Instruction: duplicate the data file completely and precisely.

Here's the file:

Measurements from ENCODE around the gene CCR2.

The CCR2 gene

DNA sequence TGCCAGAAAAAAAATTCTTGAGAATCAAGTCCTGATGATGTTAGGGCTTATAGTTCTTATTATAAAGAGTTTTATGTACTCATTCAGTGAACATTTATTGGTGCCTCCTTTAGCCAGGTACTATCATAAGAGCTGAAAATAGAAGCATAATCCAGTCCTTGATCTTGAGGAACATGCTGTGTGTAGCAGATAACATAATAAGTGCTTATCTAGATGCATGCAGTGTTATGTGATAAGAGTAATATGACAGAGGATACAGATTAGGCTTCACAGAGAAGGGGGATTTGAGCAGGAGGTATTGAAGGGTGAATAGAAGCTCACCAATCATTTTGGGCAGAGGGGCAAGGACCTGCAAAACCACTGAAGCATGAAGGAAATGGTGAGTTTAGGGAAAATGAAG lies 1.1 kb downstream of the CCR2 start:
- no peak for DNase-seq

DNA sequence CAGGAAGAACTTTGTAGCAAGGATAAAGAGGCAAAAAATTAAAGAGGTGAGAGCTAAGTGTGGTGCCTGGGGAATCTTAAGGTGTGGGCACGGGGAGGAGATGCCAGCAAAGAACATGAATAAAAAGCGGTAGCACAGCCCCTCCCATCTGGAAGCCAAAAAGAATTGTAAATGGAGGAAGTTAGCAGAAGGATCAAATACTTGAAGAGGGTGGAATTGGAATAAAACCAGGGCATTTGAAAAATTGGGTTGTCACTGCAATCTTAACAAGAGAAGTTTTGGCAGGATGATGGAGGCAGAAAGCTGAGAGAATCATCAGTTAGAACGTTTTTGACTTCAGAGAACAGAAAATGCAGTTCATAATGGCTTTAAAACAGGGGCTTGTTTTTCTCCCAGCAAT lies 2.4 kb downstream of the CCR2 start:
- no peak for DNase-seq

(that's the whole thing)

Measurements from ENCODE around the gene CCR2.

The CCR2 gene

DNA sequence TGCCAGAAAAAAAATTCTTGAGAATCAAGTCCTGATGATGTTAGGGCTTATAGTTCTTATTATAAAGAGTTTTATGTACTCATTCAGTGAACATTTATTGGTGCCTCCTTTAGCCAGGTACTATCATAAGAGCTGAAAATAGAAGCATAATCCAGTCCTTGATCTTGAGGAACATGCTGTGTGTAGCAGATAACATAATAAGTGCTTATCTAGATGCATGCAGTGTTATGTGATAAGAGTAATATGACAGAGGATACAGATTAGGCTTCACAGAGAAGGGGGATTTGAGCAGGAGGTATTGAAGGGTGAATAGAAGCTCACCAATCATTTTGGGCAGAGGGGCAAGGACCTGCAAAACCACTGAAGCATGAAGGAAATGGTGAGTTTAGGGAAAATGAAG lies 1.1 kb downstream of the CCR2 start:
- no peak for DNase-seq

DNA sequence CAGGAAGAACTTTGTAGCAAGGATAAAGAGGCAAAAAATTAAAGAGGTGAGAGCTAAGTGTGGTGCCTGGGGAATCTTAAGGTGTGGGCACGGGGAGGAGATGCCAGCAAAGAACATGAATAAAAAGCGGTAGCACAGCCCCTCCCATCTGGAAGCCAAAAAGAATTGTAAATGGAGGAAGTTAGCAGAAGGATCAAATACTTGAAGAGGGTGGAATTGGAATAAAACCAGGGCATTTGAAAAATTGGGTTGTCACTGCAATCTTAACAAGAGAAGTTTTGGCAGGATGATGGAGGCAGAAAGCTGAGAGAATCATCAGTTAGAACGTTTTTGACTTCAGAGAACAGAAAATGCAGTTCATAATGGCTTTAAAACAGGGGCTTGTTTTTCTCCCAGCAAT lies 2.4 kb downstream of the CCR2 start:
- no peak for DNase-seq